It has been, unsurprisingly, a weird time over the past couple months. What with the pandemic and all, and my reading has been all over the place as a result. I’m not one of those people who have been devouring books as an escape, although I’m very jealous of them. Instead, I’ve been struggling to actually sit down and read without being incredibly aware of the fact that I’m reading and it being a struggle. So these are the books that I haven’t just thrown back onto my to-be-read pile within ten pages!
Sweet and Deadly by Charlaine Harris
This is my favourites author debut and I didn’t love it. Charlaine Harris is my go-to. But it took her a couple go’s before she got the voice that I love so much now. It definitely makes me think I should give some other authors another try if I didn’t like their debut…
Atlas Alone by Emma Newman*
This was what I wanted from Ready Player One by Ernest Cline; immersive video games, post-nuclear apocalypse, real life consequences. It’s great! I read Planetfall last year and Atlas Alone really solidified how Emma Newman is one of those writers, like Charlaine Harris, where I seem to match with them. I just love their writing style so much that I will follow them anywhere.
I did have some weird feelings about the representation of asexuality in this one though. But I’m not asexual and that isn’t my place, so I went searching around and found some own-voices reviews. Please check them out for further detail; Sarah didn’t like the rep (spoilers in this one), Mairi did like the rep (spoiler-free).
“It’s the sense of total mental absorption that I love, the fading of my own noisy mind into the background with only the work filling the space.”
Chilling Effect by Valerie Valdes*
This is the first space opera style novel that I’ve enjoyed! I really want to like the sub-genre. I’ve tried many a different book in attempt but I’ve never found one that has done it for me. But space cats? I had to. So when I was sent this, it took me a couple of weeks to build the courage to pick it up. I’m going to do a full review on it and I am so looking forward to the sequel!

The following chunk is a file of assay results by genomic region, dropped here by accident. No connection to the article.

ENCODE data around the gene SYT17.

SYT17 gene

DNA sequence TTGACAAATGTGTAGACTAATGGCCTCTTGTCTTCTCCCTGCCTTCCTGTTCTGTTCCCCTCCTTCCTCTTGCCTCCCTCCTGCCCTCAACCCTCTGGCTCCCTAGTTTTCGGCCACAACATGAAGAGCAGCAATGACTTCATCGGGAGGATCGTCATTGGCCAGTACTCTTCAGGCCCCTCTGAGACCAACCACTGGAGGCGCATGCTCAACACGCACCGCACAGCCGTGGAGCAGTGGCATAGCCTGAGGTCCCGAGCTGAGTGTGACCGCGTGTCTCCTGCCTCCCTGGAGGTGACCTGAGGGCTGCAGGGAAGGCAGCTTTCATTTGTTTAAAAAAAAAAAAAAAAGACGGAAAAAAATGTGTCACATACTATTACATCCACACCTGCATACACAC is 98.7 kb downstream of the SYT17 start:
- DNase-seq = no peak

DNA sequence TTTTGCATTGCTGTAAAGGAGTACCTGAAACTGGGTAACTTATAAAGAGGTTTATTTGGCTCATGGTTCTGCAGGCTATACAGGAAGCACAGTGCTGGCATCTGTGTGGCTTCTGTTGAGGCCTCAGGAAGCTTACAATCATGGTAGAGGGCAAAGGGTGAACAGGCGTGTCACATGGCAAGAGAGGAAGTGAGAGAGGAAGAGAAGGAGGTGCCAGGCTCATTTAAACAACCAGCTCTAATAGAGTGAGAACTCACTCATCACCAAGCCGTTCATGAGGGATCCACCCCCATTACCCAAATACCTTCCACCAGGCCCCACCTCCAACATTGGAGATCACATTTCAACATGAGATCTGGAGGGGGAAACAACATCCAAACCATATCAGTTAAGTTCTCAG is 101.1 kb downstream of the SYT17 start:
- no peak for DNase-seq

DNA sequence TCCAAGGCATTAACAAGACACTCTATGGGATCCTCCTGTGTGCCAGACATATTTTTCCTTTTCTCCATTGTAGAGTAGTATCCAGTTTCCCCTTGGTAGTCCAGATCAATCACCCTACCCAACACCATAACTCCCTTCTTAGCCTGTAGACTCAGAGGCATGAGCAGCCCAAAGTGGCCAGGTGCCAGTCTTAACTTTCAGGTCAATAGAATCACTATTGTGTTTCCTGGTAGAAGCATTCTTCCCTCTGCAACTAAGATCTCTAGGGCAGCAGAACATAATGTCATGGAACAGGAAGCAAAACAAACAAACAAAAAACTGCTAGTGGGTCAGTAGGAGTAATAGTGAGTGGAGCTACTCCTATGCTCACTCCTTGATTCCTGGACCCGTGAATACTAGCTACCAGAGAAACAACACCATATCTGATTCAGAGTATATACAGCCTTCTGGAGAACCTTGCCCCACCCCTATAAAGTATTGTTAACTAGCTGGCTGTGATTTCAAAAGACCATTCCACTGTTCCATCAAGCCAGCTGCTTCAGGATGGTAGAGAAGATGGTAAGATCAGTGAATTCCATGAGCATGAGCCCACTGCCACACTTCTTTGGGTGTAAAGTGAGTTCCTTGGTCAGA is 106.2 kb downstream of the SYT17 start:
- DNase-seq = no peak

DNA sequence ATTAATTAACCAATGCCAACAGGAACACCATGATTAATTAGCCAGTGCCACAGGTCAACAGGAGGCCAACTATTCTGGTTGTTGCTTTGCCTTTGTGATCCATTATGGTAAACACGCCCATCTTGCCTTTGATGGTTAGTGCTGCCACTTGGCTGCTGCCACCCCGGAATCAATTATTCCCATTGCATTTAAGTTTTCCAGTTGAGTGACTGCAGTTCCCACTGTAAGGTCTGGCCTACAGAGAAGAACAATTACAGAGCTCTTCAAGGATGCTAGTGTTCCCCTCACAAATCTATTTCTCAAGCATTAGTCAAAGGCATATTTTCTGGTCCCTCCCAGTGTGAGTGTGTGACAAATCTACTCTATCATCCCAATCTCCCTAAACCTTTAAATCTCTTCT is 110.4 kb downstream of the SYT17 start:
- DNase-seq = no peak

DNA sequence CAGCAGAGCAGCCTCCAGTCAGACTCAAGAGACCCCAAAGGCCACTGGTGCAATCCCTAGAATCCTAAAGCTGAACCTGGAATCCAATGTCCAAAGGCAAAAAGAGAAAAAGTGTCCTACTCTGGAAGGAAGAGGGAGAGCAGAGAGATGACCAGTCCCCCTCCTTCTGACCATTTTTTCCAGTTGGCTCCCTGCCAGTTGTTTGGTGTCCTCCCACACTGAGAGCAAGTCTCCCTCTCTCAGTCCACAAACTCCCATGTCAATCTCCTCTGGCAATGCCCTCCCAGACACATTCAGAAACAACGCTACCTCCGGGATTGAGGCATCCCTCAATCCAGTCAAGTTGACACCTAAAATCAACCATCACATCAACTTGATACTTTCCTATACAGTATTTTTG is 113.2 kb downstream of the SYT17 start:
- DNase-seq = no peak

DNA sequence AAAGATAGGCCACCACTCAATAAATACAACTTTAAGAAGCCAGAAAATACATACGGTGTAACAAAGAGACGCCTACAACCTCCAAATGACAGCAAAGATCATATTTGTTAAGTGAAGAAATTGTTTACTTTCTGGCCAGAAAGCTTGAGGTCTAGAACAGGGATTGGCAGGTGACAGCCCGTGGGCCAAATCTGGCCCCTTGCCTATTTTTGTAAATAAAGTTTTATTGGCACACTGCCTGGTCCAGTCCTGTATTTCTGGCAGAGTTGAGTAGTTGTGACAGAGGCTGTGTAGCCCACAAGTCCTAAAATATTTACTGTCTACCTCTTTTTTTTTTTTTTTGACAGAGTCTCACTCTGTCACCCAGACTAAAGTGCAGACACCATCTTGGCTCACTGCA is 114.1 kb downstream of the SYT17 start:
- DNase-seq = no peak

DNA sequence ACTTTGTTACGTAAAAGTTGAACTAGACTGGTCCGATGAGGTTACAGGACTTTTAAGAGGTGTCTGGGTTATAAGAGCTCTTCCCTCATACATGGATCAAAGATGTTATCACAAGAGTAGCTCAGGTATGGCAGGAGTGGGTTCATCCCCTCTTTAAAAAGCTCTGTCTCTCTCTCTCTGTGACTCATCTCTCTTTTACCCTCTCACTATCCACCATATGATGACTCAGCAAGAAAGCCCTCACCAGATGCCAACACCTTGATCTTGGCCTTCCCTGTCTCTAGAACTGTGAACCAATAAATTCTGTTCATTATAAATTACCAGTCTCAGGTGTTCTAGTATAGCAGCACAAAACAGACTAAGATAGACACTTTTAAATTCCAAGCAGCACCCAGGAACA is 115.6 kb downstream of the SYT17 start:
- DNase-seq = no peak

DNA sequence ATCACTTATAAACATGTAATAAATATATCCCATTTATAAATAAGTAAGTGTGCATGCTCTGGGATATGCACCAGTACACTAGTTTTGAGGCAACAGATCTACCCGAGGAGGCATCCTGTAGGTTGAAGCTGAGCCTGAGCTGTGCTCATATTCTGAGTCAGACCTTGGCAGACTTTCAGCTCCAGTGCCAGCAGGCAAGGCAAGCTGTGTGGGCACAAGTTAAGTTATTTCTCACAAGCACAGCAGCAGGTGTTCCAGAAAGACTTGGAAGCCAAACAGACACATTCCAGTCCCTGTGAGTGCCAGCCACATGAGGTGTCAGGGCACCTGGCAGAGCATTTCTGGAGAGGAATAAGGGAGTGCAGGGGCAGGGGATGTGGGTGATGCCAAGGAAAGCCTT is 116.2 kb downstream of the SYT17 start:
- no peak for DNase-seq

“Favours are delicious,” Pink said. “I ask myself, ‘Dr. Jones, what do you want to eat for lunch?’ and favours are the first thing-“
Season of Migration to the North by Tayeb Salib
This is required reading for my last essay of my term at uni and I can’t say that I enjoyed reading it. However, it’s pretty interesting to read about. The author specifically chose to work with the stereotypes that both the West and the East have of Arab-Africans. So its the perfect book for an essay based on subverting readers expectations. It’s just a little unfortunate that it didn’t subvert my expectations that I wouldn’t have fun reading it. Post-modernist texts are not my favourite.
The Bell Jar by Sylvia Plath
Stress has been making it hard for me to focus and enjoy reading, as weird as that may seem in a wrap-up of seven books. But it has, at times, felt like a bit of a chore. So I listened to the audiobook of The Bell Jar on a weird hunch and yeah, Plath describes the exact feeling. I loved this completely. And want to re-read it and do a full review on how much it meant for me in these weird times.
“The letters grew barbs and rams’ horns. I watched them separate, each from the other, and jiggle up and down in a silly way.”
The Book of Forgotten Authors by Christopher Fowler*
I have a full review of this one coming soon!
Lady Susan by Jane Austen
This may be a controversial opinion, because when I asked the question: what Jane Austen should I start with? Nobody said Lady Susan. But over the past couple years I’ve read Emma, Pride and Prejudice, Sense and Sensibility and Northanger Abbey in one month, and Persuasion. So I feel pretty confident in saying- Lady Susan is a good starter Austen.
It’s an epistolary novel, so told in letters. And it’s about a truly awful society woman who is trying to get her daughter, and herself, married again. At less than 100 pages you get a real glimpse into Austen’s style without the pressure of staring down 500 pages of prose.
“-for the pleasure of learning that the danger is over, is perhaps dearly purchased by all that you have previously suffered.”
What books have you been reading lately?